U.S. Treasury Secretary Janet Yellen said on Thursday the United States would resume discussions with China on economic issues "at an appropriate time" but is continuing to warn Beijing of the consequences of violating U.S. sanctions on Russia.
At a news conference ahead of a G20 financial leaders meeting in Bengaluru, Janet Yellen said communication between the United States and China was important for "the sake of the entire globe."
Some engagements between Washington and Beijing have been suspended following the downing of a suspected Chinese surveillance balloon that floated over the continental United States, leaving the timing of previously planned visits to China by Janet Yellen and Secretary of State Antony Blinken unclear.
Janet Yellen said she did not have any details on timing of her visit focused on economic and financial issues, but said: "I believe we will resume at an appropriate time those discussions."
Economic Aid To Ukraine
Janet Yellen stepped up calls for increased financing support to Ukraine to help it battle the year-old Russian invasion as the United States readies an additional $10 billion in economic assistance in coming weeks.
Janet Yellen, speaking in remarks prepared for delivery to a news conference as G20 finance leaders gathered on the outskirts of the Indian technology hub of Bengaluru, said it was critical for the International Monetary Fund to "move swiftly" towards a fully financed loan programme for Ukraine.
"As President Biden has said, we will stand with Ukraine in its fight - for as long as it takes," she said. "Continued, robust support for Ukraine will be a major topic of discussion during my time here in India."
Ukraine is seeking a $15 billion multi-year IMF programme, Prime Minister Denys Shmyhal said on Monday after meeting IMF Managing Director Kristalina Georgieva in Kyiv.
Janet Yellen said that previous U.S. military, economic and humanitarian aid totalling $46 billion has allowed Ukraine to preserve economic and financial stability under "extraordinary circumstances."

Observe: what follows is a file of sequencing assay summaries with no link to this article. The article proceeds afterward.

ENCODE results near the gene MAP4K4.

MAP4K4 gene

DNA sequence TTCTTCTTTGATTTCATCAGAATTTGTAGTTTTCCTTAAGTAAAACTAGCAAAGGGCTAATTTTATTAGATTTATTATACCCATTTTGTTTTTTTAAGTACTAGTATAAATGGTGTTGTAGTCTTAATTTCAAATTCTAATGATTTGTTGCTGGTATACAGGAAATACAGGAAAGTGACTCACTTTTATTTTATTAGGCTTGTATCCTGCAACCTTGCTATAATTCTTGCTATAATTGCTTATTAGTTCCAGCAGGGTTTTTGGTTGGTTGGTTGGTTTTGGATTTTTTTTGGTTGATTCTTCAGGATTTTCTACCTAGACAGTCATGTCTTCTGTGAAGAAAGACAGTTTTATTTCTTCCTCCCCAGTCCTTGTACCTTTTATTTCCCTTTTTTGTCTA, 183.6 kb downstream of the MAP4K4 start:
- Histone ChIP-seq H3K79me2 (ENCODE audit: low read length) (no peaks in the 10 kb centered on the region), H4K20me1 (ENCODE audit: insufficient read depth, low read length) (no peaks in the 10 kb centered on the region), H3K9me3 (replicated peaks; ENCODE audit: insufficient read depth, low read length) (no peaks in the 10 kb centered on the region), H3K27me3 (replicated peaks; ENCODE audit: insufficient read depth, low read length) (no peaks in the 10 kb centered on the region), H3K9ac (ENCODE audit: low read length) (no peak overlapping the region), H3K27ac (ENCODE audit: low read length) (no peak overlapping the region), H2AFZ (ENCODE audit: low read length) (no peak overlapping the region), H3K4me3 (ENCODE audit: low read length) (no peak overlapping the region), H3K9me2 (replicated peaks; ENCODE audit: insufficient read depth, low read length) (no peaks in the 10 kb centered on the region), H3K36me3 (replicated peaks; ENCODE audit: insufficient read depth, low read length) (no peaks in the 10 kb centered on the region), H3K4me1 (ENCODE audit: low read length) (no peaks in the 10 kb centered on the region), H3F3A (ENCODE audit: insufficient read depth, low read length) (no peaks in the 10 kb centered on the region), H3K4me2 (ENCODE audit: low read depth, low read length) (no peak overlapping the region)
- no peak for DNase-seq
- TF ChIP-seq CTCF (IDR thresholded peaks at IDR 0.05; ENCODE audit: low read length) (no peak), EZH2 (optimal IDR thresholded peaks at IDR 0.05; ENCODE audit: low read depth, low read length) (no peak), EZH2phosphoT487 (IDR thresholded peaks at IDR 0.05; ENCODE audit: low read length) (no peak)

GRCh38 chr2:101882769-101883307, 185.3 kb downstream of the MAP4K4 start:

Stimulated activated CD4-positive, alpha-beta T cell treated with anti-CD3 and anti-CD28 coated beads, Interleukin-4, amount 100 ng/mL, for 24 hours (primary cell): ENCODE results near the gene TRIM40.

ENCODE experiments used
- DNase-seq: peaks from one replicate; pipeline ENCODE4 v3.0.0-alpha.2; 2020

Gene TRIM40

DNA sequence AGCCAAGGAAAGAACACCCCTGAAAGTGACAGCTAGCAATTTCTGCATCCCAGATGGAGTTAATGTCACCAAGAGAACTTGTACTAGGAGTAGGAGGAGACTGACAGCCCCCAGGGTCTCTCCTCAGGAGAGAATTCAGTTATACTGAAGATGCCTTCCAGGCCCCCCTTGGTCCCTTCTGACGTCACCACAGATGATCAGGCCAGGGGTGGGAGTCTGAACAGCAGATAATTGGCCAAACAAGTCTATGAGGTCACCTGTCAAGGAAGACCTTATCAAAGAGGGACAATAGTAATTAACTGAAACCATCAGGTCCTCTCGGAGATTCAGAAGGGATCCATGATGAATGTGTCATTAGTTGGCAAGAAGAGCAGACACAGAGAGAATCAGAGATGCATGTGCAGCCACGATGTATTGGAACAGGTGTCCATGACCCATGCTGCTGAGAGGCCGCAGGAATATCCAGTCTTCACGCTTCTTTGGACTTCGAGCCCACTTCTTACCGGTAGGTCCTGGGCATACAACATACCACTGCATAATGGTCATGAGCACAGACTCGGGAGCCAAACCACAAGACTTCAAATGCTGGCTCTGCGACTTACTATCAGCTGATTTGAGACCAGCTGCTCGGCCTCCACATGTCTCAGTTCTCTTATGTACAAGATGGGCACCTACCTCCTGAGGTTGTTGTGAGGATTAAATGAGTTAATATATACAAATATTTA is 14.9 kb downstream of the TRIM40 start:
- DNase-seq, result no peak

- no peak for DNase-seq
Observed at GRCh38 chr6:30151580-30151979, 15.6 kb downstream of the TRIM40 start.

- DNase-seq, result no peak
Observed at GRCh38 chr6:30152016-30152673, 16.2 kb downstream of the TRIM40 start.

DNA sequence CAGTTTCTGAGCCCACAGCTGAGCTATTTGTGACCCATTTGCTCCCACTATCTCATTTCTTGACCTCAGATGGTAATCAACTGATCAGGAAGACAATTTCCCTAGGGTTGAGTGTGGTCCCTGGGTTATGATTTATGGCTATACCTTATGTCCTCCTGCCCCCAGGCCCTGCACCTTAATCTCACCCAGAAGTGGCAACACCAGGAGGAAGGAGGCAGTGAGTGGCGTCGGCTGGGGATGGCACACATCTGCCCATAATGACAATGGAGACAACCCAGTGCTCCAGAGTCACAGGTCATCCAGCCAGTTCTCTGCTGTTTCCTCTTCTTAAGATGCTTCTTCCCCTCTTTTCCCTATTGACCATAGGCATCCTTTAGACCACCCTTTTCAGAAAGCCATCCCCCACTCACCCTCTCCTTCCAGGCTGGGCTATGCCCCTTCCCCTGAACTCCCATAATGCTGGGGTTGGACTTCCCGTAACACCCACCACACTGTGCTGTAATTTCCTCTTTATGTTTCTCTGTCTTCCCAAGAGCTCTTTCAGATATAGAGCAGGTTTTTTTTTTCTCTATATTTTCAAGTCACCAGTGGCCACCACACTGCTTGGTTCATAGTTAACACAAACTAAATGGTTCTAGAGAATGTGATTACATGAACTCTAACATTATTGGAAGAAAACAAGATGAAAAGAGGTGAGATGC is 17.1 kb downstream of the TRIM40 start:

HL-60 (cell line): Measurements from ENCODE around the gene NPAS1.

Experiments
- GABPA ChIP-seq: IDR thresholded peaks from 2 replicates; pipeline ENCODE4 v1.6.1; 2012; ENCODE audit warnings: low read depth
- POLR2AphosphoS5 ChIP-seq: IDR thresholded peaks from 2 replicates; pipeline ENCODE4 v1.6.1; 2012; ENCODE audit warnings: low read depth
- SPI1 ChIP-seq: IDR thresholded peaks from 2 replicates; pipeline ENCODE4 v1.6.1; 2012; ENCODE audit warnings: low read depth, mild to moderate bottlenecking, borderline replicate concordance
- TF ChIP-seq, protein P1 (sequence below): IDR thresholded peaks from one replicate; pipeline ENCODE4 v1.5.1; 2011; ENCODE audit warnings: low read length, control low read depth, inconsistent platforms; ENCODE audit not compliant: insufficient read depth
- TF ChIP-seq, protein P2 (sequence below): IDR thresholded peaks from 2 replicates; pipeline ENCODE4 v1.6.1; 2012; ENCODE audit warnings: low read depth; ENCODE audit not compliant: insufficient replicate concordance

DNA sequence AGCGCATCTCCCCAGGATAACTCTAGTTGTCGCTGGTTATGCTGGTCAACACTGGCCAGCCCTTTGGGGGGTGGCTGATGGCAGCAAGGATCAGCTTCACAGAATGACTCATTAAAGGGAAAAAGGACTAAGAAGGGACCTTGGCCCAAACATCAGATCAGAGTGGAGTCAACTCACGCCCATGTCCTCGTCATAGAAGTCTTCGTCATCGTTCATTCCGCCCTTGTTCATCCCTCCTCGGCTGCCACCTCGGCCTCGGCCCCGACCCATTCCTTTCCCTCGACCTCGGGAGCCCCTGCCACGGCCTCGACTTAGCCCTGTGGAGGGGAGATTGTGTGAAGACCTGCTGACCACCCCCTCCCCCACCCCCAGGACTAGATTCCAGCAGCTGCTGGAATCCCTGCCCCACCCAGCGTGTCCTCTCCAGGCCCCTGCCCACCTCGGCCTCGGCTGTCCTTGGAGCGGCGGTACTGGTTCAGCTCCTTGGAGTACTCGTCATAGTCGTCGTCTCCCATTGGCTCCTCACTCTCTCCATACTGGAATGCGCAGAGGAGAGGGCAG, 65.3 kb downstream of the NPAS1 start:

"Our economic assistance is making Ukraine's resistance possible by supporting the home front: funding critical public services and helping keep the government running. In the coming months, we expect to provide around $10 billion in additional economic support for Ukraine."
The U.S. aid was approved by Congress in December as part of a broad government funding bill that included a new $45 billion package of emergency military and other assistance to the war-torn country.
Janet Yellen in her remarks said the global economy "is in a better place today than many predicted just a few months ago," with concerns fading that the Ukraine war' spillovers would cause growth to slow sharply.
She said while headline inflation was beginning to ease in the United States and across the globe, it was important for G20 finance officials to keep working to quell inflation, adding: "We are not out of the woods yet."
She said price caps imposed by Western countries on Russian crude oil exports and petroleum products were helping to stabilize global energy prices while reducing Russia's energy revenues "substantially."
"Last month, the Kremlin's oil revenue was nearly 60 percent lower than in the immediate aftermath of the invasion," she said, adding that it was enabling emerging markets, including India, to negotiate steep discounts on Russian oil.
Janet Yellen said that G20 countries need to work to ease the debt overhang that is putting more than half of low-income countries in debt distress.
"I will continue to push for all bilateral official creditors, including China, to participate in meaningful debt treatments for developing countries and emerging markets in distress," she said, adding that debt treatment for Zambia and financing assurances for Sri Lanka were "most urgent"
The G20 meetings also will be a key venue for working to advance reforms to the World Bank and other multilateral development banks to expand their lending to fight climate change, pandemics and other global challenges, she said.
She commended departing World Bank President David Malpass, saying that the bank under his leadership has "measurably improved the lives of people around the world."
(Except for the headline, this story has not been edited by NDTV staff and is published from a syndicated feed.)